The recession of the waterfall, though, also presented an opportunity to do a little useful math. Newton Horace Winchell, who we've met a couple of times already, is the first to have made the connection: given the rate of recession and the distance to the initiation of the falls, you could figure out how old the falls were, and also estimate how long it had been since the most recent ice age. What Winchell realized was that the Mississippi gorge was a post-glacial feature. Every time the glaciers rolled through, they buried the previous drainage, and when they retreated, rivers formed new channels (which takes more work) or re-excavated old channels (which is easier work if you can get it). In our case, what we call Glacial River Warren (basically the Minnesota River supercharged with the might of Lake Agassiz) was doing its thing in the area of Dayton's Bluff when it encountered one of the buried channels. Glacial River Warren being what it was, in practically no time it had scoured out the loose debris dropped off by the glaciers, which caused a significant difference in elevation between the new upstream channel and revitalized downstream channel. With the lucky presence of the durable Platteville cap and the more forgiving St. Peter Sandstone beneath, you're all set up to make a waterfall. Winchell didn't have quite all of this information (he was working with the falls from Fort Snelling, not knowing the entire subsurface story), but he had enough of it to make some useful calculations, including historical records going back to Father Hennepin in 1680, giving him about 200 years of data to figure out the rate. He first presented on this work in 1877, followed by revisions in 1878 and 1888. He arrived at approximately 8,000 years for the age of the falls.
|From Winchell (1877), the first shot.|
(One question that I find interesting, at least: with the repetition of glacial cycles, could there have been Pleistocene "St. Anthony Fall"s, and perhaps Pleistocene bluffs and sandstone caves? Too darn much cover!)
|A figure showing the ancient buried channels of the metro, from here. Wright (1990)'s Figure 4 is also useful for visualizing them, and also throws in the locations of many modern lakes that formed from blocks of ice buried in the channels.|
Not to be outdone, our old friend Frederick Sardeson made his own series of revisions a few decades later (1908, 1916, 1932). Sardeson's major contributions to the discussion are his recognition of the erosion of the upper Platteville, as mentioned above, and his observations about the history of the river system on the St. Paul–Fort Snelling stretch, including his recognition that the falls did not start at Fort Snelling, but farther downstream. With this addition, Winchell's 8,000 years are nearly doubled (Sardeson accepting that the 8,000 year figure was essentially correct for the Fort Snelling–Minneapolis stretch). With the advent of radiometric dating, we have one serendipitous check on their figures: the Hidden Falls giant beaver. The geography of the site is such that the falls would have had to have passed through the area before the beaver could be crushed. As discussed in that post, Erickson (1967) gave a radiocarbon age of 10,320 ± 250 radiocarbon years before present (12,685 to 11,310 calendar years before present). Given that Hidden Falls is a short distance upstream of Fort Snelling, 8,000 years is too short, but certainly not a bad first approximation.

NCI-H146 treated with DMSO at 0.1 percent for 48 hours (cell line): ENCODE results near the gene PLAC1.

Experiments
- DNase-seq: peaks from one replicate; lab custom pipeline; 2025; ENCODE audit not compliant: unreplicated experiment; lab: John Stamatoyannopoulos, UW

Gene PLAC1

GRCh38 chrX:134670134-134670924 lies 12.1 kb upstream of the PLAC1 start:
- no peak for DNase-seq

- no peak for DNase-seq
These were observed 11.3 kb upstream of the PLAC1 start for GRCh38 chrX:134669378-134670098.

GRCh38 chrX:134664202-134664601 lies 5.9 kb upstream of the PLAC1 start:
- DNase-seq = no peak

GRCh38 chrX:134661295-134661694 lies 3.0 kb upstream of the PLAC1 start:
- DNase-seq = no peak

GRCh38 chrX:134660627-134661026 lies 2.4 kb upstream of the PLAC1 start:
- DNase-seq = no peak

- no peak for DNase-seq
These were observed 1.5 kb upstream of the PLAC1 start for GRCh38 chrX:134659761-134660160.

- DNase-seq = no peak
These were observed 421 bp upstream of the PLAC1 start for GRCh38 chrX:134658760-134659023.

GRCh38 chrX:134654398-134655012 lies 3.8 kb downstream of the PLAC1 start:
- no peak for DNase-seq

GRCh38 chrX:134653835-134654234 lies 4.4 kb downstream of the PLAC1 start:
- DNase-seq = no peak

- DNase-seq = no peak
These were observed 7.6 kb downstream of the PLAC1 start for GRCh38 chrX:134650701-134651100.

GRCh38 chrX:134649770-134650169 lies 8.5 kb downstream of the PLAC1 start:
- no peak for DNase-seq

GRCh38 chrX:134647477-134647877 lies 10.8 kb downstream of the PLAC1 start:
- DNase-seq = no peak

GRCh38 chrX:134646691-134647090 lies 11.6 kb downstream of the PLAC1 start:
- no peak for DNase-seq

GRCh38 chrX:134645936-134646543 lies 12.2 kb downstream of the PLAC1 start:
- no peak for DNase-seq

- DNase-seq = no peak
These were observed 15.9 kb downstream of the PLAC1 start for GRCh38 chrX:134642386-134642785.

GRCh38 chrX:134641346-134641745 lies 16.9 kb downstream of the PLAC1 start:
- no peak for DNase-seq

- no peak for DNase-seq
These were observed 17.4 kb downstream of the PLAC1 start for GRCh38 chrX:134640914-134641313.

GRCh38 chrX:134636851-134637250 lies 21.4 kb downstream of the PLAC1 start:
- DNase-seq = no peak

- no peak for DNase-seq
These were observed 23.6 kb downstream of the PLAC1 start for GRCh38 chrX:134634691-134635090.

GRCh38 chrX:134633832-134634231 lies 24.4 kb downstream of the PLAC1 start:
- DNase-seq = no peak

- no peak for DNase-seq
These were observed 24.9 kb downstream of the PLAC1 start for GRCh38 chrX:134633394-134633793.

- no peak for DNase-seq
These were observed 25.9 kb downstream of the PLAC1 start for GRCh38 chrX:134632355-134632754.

Erickson, B. R. 1967. Paleontological evidence concerning some post glacial features of the Mississippi River valley. Scientific Publications of the Science Museum, New Series 1(2).
Mossler, J. H. 2013. Bedrock geology of the Twin Cities ten-county metropolitan area, Minnesota. Minnesota Geological Survey, St. Paul, Minnesota. Miscellaneous Map Series 194. Scale 1:125,000.
Sardeson, F. W. 1908. Beginning and recession of St. Anthony Falls. Geological Society of America Bulletin 19:29–52.
Sardeson, F. W. 1916. Minneapolis–St. Paul folio. U.S. Geological Survey, Washington, D.C. Folio 201.
Sardeson, F. W. 1932. Development of present Mississippi drainage. Pages 144–146 in Leverett, F. Quaternary geology of Minnesota and parts of adjacent states. U.S. Geological Survey, Washington, D.C. Professional Paper 161.
Winchell, N. H. 1877. The geology of Hennepin County. Minnesota Geological Survey, St. Paul, Minnesota. Annual Report 5:131–201.
Winchell, N. H. 1878. The recession of the Falls of Saint Anthony. Quarterly Journal of the Geological Society of London 34:886–901.
Winchell, N. H., and W. G. Upham. 1888. The geology of Minnesota. Minnesota Geological and Natural History Survey, Final Report 2. Johnson, Smith & Harrison, state printers, Minneapolis, Minnesota.
Wright, H. E. 1990. Geologic history of Minnesota rivers. Minnesota Geological Survey, St. Paul, Minnesota. Educational Series No 7.